Saw Gunner's Palace last night. Like others already have, I recommend you check it out immediately. The film brilliantly succeeds in showing the routinization of life in a war zone, taking pains to neither demonize nor canonize the fresh-faced kids who serve as the stars. Unlike many documentaries, there is no plot, the editors have created no characters and they've taken pains to deny us a satisfying story arc. There's no CG added to create cool visuals, and there are no attempts to tie the movie into a larger political context. It's simply the camera's record of day after day after day in Iraq. Some are good, some are worse. Sometimes the troops show striking patience and compassion, sometimes they throw their quarry on the ground and demand they "shut the fuck up". Sometimes patrols are no more eventful than a stroll to the supermarket, and sometimes mobs form to pelt them with rocks. The soldiers spend a lot of time rapping, playing guitar, play games on the computer, trying to recreate the life of a teenager in conditions entirely unsuited to it. They throw pool parties in Uday's palace, where the few female enlists are in high demand, and enormous numbers of guys hang out in groups. They try and teach friendly Iraqis how to pick up women, and then later arrest former friends who turn out to be traitors. Some die, most don't. It's just life.

To me, the film's most affecting moment came during a raid of two brothers suspected of being bomb crafters. Both spoke English, were articulate and defiant, and proudly proclaimed that they were journalists, that the camera had better record the treatment they were receiving, that the troops were harassing them with no reason. No bomb-making materials were found at the home, but the brothers were detained and transferred to Abu Ghraib prison. For me, that recast the torture in an entirely different light. Like everyone else with a shred of conscience, I've been horrified by the pictures and stories emerging from the prison. But somewhere, in the back of my mind, their impact was lessened by the belief that these probably were pretty bad guys and so, in some way, they had a hand in their fate. The problem with Abu Ghraib, then, was what Americans were doing, not who they did it to. Go see these two brothers, defiant, sympathetic, and possibly innocent, and then try and soften the blow of our actions. Torturing innocents who refuse to submit was what Saddam did, knowing that we have likely done the same is devastating. And seeing who we did it to knifes your nationalistic pride and coping mechanisms in a way that news reports and NGO-releases with the same information can never hope to match.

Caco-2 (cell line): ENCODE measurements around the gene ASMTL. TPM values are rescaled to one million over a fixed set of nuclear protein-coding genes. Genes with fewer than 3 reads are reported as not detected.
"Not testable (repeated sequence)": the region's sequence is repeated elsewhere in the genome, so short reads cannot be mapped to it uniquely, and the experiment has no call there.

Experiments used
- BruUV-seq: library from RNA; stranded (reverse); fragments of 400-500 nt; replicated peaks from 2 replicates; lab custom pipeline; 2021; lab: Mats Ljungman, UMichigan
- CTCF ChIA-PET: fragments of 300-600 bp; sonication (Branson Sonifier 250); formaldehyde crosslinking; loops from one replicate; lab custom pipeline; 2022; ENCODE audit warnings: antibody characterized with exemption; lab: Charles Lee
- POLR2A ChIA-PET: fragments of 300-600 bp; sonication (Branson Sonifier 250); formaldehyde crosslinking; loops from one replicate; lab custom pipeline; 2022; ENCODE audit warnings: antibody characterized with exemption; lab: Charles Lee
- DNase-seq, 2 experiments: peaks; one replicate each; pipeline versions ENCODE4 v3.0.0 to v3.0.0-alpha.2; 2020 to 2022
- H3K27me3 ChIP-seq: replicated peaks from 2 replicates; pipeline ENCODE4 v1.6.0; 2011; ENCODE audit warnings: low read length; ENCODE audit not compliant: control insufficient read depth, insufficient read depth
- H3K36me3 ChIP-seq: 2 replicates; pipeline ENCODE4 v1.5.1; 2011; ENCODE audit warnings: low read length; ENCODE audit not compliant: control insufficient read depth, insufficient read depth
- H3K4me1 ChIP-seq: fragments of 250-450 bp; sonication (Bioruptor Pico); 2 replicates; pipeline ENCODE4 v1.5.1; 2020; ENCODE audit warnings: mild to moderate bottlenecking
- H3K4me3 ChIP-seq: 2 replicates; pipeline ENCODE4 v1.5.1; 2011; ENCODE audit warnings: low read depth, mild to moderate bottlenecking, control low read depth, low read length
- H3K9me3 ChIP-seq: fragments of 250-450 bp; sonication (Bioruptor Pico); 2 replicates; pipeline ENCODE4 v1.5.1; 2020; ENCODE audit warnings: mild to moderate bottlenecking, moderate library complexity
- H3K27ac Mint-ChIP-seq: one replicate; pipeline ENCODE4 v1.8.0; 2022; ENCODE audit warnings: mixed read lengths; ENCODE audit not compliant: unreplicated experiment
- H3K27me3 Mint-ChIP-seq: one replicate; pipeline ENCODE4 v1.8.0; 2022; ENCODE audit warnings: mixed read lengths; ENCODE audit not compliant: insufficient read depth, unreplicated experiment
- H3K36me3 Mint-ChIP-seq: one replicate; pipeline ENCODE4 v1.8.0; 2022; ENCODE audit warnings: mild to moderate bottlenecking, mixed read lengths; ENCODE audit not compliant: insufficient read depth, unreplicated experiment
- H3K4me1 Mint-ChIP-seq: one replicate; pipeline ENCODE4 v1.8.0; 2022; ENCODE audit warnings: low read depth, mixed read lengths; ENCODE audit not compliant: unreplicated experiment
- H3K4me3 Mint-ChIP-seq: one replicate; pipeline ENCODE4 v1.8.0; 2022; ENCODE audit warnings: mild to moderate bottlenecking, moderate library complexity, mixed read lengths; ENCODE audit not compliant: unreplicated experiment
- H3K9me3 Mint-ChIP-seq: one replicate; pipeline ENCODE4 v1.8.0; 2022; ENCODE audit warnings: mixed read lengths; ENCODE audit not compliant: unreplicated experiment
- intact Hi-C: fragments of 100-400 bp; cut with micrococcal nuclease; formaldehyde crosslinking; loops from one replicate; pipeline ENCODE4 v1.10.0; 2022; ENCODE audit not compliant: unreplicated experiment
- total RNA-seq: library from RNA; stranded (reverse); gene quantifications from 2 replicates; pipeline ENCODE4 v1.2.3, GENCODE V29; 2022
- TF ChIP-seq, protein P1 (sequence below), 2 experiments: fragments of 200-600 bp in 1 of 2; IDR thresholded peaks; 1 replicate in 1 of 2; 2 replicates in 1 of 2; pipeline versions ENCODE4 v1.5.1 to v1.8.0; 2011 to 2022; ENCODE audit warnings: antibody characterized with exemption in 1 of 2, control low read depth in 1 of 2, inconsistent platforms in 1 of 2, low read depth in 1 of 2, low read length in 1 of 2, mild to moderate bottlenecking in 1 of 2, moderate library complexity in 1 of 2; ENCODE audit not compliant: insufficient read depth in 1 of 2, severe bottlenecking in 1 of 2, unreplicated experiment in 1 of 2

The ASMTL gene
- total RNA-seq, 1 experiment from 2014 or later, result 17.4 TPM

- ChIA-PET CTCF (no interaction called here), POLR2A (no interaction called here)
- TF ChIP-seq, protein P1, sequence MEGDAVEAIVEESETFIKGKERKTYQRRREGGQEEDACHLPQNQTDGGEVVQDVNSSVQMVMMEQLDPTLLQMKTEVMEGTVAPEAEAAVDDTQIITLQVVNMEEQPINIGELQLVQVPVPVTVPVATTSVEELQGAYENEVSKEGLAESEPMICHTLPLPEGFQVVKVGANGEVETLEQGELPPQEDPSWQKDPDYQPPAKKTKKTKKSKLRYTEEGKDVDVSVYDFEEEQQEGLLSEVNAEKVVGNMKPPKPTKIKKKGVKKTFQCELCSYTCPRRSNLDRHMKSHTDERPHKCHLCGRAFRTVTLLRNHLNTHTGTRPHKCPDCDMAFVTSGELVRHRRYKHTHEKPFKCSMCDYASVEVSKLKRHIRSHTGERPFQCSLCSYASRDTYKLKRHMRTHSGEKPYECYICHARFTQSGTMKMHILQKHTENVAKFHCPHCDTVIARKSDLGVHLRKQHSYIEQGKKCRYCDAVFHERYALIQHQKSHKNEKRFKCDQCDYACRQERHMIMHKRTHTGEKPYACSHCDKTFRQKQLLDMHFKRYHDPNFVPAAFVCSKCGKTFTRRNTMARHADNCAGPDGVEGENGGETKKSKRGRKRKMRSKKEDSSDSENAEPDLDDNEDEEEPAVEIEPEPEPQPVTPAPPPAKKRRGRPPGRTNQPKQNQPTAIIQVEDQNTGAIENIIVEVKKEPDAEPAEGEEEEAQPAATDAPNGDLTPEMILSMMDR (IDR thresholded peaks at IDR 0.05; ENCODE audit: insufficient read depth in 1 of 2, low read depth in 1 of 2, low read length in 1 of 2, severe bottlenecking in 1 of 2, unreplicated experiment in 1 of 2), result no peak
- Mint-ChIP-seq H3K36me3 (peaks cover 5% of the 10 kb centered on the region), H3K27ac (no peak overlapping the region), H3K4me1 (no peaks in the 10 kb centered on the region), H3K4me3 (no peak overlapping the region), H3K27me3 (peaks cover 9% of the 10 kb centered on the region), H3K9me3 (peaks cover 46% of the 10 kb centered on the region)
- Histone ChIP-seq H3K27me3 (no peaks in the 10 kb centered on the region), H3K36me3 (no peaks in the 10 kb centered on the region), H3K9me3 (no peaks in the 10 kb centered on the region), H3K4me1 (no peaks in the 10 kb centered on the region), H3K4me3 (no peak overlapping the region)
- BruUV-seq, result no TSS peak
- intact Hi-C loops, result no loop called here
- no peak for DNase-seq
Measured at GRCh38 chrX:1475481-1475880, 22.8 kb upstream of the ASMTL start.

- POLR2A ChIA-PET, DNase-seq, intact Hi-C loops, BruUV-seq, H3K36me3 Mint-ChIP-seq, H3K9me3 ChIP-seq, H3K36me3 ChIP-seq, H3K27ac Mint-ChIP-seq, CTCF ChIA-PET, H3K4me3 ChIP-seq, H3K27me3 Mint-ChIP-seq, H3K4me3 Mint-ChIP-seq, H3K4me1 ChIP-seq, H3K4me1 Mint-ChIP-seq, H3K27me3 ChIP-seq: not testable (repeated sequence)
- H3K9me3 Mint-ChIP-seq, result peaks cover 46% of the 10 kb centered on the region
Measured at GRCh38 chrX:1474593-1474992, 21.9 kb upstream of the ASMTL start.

In any case, see the movie. Don't go expecting your biases challenged, as Steve Clemons first wrote, they'll likely be reinforced no matter what your position. If you believe in the war you'll see brave troops adapting to a tough situation in order to courageously carry out their mission. If you don't believe in the war, you'll see a bunch of kids desperately trying to live under circumstances they should never have been thrown into. But in either case, the movie is brilliant and important and seeing it should be required for anyone willing to pontificate on the subject.